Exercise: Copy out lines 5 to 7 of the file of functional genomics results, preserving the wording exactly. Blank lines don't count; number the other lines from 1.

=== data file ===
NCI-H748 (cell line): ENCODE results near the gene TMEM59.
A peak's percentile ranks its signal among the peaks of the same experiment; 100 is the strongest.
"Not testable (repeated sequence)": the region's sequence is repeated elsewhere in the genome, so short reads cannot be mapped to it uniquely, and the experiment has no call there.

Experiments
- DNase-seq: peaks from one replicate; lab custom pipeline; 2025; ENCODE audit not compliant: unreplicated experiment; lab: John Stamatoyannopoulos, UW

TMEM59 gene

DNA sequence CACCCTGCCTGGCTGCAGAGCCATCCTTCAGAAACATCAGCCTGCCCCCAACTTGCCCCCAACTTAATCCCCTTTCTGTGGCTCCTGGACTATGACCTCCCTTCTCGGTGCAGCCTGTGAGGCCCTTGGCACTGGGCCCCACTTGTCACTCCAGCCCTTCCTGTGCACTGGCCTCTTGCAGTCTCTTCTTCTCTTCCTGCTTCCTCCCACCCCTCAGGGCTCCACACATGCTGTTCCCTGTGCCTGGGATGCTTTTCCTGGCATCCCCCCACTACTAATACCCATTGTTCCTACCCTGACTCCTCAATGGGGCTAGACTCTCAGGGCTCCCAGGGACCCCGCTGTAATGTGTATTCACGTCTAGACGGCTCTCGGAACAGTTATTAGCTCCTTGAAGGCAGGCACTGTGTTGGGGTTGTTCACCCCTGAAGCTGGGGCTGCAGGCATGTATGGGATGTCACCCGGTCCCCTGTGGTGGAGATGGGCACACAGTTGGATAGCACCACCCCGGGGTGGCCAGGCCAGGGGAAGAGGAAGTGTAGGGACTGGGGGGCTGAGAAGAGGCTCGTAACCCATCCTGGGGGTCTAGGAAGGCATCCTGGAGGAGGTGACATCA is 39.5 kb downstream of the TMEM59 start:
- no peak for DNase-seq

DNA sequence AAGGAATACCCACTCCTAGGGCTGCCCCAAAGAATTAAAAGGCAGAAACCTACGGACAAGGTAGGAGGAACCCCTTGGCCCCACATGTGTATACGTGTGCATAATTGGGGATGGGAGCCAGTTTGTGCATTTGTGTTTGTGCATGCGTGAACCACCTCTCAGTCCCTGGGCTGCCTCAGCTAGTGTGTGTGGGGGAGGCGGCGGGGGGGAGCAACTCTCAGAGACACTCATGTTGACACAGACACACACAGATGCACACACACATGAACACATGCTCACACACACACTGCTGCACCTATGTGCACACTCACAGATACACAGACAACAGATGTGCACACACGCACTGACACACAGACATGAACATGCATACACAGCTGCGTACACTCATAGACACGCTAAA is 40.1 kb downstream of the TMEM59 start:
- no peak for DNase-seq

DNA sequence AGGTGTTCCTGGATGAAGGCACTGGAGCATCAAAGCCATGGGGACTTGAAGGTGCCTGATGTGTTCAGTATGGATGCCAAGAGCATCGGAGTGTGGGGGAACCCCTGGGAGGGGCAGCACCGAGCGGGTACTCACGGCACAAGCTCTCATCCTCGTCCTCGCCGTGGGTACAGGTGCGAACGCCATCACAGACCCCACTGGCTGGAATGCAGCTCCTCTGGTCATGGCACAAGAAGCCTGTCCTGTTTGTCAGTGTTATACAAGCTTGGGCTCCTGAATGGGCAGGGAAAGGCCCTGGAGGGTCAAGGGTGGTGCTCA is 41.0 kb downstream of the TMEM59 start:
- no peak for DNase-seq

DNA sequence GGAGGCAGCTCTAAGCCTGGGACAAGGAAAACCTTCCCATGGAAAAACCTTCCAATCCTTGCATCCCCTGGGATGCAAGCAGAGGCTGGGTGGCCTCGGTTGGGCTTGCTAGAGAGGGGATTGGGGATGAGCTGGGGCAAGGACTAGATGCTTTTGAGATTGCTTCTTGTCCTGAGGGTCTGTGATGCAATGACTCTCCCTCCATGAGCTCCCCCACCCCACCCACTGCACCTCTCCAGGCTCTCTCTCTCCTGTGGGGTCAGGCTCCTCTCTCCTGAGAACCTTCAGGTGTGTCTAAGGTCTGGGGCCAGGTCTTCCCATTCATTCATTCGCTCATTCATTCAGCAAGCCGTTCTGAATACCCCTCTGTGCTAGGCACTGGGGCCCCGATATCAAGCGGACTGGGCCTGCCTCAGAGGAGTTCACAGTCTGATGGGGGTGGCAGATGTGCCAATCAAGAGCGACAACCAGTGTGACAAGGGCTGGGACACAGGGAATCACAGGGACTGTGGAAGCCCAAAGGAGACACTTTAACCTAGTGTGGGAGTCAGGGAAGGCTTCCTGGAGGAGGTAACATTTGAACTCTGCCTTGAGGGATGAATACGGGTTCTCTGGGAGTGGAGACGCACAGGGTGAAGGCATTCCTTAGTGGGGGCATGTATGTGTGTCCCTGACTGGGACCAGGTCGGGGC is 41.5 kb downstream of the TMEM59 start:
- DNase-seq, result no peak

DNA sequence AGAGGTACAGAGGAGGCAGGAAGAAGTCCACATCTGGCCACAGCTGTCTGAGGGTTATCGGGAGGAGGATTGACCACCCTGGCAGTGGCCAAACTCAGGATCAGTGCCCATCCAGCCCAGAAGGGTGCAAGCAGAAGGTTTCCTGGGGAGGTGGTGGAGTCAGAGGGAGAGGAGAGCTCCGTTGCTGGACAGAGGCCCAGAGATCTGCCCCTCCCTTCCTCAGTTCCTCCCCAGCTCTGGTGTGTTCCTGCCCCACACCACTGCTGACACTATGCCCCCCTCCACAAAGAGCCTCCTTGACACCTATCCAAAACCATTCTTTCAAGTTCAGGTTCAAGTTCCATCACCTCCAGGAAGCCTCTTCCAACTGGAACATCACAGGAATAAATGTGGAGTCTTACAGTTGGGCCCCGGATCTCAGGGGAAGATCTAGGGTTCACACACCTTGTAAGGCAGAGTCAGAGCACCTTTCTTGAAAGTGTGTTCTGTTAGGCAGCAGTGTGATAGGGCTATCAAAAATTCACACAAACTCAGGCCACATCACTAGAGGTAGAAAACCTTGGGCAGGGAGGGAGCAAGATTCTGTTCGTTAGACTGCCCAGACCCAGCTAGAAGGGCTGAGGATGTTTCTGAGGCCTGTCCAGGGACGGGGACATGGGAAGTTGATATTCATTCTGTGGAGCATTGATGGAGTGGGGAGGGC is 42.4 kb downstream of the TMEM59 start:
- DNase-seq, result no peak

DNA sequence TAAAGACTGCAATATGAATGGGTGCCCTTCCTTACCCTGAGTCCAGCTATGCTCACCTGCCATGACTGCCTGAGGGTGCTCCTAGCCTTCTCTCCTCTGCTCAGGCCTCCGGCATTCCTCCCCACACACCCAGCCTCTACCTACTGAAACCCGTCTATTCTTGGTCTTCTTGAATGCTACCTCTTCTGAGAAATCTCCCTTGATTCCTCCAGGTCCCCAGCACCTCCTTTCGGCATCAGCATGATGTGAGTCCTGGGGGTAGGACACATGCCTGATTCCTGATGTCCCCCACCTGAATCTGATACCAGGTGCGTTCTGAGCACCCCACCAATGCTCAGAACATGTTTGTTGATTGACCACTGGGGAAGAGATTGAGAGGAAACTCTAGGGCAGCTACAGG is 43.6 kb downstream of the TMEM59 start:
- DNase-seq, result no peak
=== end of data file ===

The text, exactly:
- DNase-seq: peaks from one replicate; lab custom pipeline; 2025; ENCODE audit not compliant: unreplicated experiment; lab: John Stamatoyannopoulos, UW

TMEM59 gene

DNA sequence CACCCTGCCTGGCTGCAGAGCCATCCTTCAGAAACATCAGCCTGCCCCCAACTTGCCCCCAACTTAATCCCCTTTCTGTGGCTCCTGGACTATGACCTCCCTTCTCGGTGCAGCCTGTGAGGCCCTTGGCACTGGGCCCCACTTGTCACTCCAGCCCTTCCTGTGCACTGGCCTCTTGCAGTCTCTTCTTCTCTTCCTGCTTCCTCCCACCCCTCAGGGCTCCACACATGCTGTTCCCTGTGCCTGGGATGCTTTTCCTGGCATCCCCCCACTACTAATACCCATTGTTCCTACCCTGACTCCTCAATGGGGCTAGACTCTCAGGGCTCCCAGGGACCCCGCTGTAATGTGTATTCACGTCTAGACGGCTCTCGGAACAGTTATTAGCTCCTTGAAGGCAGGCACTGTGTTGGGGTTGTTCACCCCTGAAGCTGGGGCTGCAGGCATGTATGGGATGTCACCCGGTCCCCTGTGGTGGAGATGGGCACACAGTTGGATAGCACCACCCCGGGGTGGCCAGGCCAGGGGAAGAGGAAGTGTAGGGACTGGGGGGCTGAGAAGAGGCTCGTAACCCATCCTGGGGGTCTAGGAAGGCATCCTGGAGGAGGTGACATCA is 39.5 kb downstream of the TMEM59 start: